Sumair Dutta is the Chief Customer Officer for The Service Council™ (TSC). In his role at TSC, Sumair is responsible for new member acquisition, member engagement, community expansion, as well as the development and expansion of TSC’s Smarter Services™ oriented research agenda and portfolio. These research tools will provide service executives the ability to benchmark their operations and also provide guided insight to improve service organization performance. Sumair also plays a key role in building out TSC’s community platform focused on becoming the single source of information and networking for service executives globally. Prior to his role at TSC, Sumair led Aberdeen’s Customer Experience and Service Management research practice and was integral in the development of Aberdeen’s Chief Service Officer Summit series. Sumair holds a BBA from the University of Wisconsin-Madison and an MBA from Babson College.
No, this is not a blog about an exercise or stretching regimen for your field service workforce. It’s more of a discussion about planning for the future field service workforce. In our opinion (as The Service Council) the time is right for service leaders to rethink the field service workforce of the future given the growing options available for work distribution and workforce selection.
Agile, as a methodology, is primarily applied to software development and delivery. It is also being used by several organizations in product development and research. The first principle of the Agile manifesto is to “satisfy the customer through early and continuous delivery’ of valuable software.” While not all the principles of the Agile methodology are applicable to workforce planning and development, the focus on customer-centricity and responsiveness are transferable.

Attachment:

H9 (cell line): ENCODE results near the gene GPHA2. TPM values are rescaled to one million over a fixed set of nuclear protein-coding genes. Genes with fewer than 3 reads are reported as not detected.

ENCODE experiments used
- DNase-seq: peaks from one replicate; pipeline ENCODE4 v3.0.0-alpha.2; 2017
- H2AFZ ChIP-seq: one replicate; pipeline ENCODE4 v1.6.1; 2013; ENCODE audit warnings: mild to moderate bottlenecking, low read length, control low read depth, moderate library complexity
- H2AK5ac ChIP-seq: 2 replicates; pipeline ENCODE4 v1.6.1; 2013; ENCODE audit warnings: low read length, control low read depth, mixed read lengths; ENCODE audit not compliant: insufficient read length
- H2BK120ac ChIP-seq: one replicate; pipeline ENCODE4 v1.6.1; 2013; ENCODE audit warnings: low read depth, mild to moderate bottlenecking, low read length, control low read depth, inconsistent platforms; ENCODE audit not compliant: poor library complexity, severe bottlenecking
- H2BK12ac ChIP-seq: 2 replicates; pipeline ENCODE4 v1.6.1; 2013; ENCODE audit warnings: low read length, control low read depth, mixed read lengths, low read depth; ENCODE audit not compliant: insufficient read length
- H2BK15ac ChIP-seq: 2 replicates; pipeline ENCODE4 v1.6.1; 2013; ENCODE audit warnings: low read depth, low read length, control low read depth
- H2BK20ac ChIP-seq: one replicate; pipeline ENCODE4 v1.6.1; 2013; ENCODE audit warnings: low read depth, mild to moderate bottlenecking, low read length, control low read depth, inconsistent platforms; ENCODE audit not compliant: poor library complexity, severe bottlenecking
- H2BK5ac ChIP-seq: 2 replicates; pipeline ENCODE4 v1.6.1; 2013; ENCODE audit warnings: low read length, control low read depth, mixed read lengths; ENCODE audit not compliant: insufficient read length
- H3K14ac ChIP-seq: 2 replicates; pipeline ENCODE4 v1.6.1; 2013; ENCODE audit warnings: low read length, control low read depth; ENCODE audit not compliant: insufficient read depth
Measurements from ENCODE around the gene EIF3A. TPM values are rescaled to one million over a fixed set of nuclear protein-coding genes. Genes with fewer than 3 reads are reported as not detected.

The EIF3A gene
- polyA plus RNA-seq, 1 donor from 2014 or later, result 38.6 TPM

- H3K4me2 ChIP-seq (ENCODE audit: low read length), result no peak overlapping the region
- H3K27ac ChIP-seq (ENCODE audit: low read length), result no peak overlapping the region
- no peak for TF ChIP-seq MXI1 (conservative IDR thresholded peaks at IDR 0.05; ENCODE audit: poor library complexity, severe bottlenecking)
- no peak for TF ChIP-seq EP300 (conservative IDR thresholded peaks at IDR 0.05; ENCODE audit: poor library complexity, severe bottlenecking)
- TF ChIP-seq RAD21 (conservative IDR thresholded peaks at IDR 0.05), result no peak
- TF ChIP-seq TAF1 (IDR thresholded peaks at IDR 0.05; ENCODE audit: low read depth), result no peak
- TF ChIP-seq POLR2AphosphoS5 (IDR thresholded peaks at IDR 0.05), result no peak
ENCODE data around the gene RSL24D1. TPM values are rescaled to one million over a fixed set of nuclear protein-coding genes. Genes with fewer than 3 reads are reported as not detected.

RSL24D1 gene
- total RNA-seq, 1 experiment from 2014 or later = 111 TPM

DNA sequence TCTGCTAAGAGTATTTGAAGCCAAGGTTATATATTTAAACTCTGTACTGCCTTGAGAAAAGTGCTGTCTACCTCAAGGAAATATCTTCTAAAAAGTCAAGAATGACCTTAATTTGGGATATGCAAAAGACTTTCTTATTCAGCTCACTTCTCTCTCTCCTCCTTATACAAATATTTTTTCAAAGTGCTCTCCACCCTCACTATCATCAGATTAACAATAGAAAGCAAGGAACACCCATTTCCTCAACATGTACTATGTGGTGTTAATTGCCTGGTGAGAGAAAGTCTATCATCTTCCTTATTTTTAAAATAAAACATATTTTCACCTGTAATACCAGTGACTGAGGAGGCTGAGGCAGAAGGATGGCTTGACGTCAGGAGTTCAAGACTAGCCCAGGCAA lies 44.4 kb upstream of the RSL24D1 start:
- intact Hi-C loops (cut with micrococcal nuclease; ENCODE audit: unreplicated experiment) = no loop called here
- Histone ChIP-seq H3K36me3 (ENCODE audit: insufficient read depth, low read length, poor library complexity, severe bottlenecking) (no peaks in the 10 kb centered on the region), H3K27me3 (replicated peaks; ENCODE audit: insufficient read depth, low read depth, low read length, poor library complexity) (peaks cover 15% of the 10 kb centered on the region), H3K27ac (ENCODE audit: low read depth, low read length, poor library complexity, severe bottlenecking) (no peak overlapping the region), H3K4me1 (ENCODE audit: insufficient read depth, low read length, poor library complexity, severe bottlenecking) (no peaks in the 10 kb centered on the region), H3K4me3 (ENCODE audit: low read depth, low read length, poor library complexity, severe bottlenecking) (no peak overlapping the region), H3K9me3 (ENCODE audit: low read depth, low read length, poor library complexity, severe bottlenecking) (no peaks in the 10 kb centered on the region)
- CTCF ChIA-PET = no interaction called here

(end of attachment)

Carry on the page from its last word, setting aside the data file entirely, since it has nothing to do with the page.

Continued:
Field service, as a profession, continues to face disruption from enhancements in automation. While demand for manual field service work continues to remain high, and will likely remain high for the short-term, investments in technology are being driven to reduce the need for manual field service intervention or to enhance the productivity of the currently employed workforce. As the current field service workforce ages and retires, service leaders are increasingly looking to automation to replace field work hours before making the decision to hire net new workers.
Where manual intervention is necessary, field service leaders now have an increasing number of workforce options to meet service needs. This becomes extremely pertinent when workforce demand is seasonal or difficult to predict. Being able to scale up or scale down in a short period of time is something that many field service leaders are looking for in the workforce of the future. The options available fall under three major categories:
Employee workforce – Full-time field service employees
Partner workforce – Authorized service providers, dealers, distributors
To manage the work allocated to these various types of workforces, or to the overall blended workforce, it is extremely vital to best align the type of work with the type of workforce. For work that requires a great deal of skill, technical competence, and training, it might be best to develop a dedicated full-time workforce. Similar work might also be distributed to authorized third-parties in regions and areas where a full-time workforce is not available. The extended workforce really comes into play where there is a greater volume of repeatable and ‘simpler’ work that does not require a high degree of training or technical competence. Other factors must also be considered when aligning work, such as customer importance, customer affinity for service partner, contractual obligations, and more.
From a workforce supply perspective, more workers are considering freelance models as a primary way to work, or to supplement primary income. According to a 2016 study commissioned by Upwork and the Freelancers Union, up to 35% of the total US working population (or 55 million people) is currently choosing to freelance. Agility and flexibility is a concept desired by both employers and employees. And freelancing isn’t just for the new millennial workforce. Many older workers are looking at a freelance model to continue working and supporting their past employers during retirement.
In field service, a blended workforce model will likely be the most flexible path afforded to service leaders as they navigate workforce retirement, automation investment, and evolving customer needs. To maintain a high quality of work, steps need to be taken to ensure that the right type of work is matched with the right type of worker.